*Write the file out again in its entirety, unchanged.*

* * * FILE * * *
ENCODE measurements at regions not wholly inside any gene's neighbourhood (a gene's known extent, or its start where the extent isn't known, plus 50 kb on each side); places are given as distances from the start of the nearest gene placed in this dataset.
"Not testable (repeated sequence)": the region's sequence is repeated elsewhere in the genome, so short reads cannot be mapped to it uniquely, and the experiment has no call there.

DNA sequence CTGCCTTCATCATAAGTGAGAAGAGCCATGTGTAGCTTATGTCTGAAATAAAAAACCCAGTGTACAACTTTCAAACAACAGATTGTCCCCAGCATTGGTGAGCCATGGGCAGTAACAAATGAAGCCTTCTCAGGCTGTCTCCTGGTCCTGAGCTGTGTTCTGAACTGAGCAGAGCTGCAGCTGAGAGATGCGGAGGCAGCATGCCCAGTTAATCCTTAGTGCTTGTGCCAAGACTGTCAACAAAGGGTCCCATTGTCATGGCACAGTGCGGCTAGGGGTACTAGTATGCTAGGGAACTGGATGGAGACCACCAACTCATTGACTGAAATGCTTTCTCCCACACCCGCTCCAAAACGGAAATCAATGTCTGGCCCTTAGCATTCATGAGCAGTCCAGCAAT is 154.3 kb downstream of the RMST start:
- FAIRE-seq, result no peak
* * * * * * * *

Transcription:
ENCODE measurements at regions not wholly inside any gene's neighbourhood (a gene's known extent, or its start where the extent isn't known, plus 50 kb on each side); places are given as distances from the start of the nearest gene placed in this dataset.
"Not testable (repeated sequence)": the region's sequence is repeated elsewhere in the genome, so short reads cannot be mapped to it uniquely, and the experiment has no call there.

DNA sequence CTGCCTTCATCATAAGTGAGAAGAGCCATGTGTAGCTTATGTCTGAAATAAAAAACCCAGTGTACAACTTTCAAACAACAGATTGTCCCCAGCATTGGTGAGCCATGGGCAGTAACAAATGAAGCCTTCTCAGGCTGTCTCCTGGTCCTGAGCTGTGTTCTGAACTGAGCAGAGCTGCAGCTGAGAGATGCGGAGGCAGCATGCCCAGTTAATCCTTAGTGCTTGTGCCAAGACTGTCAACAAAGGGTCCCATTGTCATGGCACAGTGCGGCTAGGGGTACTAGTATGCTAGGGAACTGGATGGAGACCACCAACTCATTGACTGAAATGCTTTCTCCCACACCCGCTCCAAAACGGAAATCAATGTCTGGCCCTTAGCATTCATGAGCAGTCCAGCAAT is 154.3 kb downstream of the RMST start:
- FAIRE-seq, result no peak